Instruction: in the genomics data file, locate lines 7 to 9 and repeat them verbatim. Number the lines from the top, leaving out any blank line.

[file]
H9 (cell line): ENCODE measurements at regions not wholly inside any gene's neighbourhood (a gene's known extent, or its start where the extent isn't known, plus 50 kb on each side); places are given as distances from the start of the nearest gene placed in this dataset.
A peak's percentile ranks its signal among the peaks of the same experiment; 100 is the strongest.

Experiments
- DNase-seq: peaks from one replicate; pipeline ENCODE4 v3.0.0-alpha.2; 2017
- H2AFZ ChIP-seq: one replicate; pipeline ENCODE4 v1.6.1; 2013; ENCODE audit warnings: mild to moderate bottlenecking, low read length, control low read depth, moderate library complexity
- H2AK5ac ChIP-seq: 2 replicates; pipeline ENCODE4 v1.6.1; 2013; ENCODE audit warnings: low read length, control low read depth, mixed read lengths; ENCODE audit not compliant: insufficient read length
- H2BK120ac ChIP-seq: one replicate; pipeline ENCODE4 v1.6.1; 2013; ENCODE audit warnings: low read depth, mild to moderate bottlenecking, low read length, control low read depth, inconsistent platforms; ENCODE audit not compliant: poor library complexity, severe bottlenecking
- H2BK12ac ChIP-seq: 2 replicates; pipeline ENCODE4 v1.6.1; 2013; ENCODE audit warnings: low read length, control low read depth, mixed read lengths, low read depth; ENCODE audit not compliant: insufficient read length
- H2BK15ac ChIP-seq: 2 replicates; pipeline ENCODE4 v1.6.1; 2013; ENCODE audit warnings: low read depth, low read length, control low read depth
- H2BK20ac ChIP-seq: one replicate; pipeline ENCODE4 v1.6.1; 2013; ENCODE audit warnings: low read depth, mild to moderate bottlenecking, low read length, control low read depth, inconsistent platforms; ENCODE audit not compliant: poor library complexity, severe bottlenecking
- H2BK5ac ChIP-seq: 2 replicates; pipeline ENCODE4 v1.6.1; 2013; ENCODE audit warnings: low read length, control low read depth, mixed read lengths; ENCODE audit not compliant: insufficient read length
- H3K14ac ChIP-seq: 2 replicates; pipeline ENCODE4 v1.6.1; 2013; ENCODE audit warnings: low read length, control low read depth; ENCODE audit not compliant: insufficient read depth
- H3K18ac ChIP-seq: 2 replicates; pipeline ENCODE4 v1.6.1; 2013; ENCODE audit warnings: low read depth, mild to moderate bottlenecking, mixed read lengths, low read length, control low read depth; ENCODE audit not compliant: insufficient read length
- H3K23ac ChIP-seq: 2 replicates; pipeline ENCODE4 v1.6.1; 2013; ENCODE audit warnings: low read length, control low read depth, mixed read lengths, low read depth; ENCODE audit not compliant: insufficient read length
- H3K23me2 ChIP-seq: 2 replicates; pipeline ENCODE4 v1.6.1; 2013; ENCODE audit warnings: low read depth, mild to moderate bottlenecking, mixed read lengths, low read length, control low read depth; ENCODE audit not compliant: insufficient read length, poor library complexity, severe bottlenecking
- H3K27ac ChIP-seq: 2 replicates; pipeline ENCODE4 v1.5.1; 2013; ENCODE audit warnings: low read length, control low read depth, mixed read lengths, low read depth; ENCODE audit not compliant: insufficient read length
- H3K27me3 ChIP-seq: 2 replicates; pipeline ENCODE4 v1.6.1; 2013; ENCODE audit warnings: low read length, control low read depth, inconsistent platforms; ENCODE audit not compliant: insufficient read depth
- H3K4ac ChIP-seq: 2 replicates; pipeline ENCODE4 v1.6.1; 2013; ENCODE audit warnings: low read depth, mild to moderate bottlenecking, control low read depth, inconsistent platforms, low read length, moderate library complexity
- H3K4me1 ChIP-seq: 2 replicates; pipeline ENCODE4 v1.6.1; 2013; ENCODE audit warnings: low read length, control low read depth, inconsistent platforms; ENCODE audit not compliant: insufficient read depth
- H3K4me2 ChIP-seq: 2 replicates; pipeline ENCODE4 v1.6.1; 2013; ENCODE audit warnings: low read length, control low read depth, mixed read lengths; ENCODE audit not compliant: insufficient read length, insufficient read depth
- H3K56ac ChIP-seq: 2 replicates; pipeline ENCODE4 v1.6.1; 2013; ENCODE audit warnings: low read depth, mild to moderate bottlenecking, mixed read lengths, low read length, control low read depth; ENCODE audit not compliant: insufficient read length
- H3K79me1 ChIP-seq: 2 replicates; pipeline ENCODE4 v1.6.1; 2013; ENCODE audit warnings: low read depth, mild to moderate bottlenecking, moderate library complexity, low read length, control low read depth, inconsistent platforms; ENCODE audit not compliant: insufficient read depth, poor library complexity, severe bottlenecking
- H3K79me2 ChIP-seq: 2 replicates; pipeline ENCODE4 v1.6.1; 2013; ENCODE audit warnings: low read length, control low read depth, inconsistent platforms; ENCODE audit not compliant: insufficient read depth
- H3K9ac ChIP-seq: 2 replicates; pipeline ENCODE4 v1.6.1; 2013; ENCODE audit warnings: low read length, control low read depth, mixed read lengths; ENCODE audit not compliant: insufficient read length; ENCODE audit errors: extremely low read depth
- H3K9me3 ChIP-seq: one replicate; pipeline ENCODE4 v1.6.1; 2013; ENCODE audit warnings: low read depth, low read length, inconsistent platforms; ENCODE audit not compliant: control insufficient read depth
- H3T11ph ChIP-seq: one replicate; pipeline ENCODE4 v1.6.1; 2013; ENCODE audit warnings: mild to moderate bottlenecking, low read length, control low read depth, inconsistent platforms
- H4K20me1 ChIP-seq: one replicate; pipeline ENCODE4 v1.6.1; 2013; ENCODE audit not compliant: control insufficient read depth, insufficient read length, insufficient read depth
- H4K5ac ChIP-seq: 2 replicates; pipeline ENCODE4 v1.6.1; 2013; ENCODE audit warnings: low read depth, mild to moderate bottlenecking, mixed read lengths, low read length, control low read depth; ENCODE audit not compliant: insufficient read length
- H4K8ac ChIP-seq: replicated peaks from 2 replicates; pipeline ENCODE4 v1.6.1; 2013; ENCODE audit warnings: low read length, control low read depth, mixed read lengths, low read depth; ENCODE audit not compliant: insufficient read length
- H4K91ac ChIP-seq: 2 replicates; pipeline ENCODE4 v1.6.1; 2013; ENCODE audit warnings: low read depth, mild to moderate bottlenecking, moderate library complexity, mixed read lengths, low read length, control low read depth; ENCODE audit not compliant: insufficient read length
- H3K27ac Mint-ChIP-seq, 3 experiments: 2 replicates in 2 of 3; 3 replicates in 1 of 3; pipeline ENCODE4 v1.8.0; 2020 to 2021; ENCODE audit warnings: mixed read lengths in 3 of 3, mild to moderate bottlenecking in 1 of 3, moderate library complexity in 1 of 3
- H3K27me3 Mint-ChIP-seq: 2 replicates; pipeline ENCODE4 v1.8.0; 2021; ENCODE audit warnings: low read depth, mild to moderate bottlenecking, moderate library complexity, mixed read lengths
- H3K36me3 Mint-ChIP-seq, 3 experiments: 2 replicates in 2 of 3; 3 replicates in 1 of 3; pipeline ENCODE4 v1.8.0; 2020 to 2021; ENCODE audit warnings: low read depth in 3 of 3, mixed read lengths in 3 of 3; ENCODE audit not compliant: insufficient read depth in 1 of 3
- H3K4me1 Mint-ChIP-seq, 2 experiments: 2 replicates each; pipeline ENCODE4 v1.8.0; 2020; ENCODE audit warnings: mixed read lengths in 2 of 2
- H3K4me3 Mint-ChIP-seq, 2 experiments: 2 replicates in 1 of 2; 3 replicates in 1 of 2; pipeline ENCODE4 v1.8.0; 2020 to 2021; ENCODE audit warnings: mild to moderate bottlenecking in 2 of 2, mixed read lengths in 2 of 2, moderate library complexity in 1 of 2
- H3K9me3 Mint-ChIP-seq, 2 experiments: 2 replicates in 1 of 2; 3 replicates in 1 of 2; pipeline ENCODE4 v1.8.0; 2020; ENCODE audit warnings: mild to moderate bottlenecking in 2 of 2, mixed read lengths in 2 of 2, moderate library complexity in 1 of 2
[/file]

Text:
- H2BK120ac ChIP-seq: one replicate; pipeline ENCODE4 v1.6.1; 2013; ENCODE audit warnings: low read depth, mild to moderate bottlenecking, low read length, control low read depth, inconsistent platforms; ENCODE audit not compliant: poor library complexity, severe bottlenecking
- H2BK12ac ChIP-seq: 2 replicates; pipeline ENCODE4 v1.6.1; 2013; ENCODE audit warnings: low read length, control low read depth, mixed read lengths, low read depth; ENCODE audit not compliant: insufficient read length
- H2BK15ac ChIP-seq: 2 replicates; pipeline ENCODE4 v1.6.1; 2013; ENCODE audit warnings: low read depth, low read length, control low read depth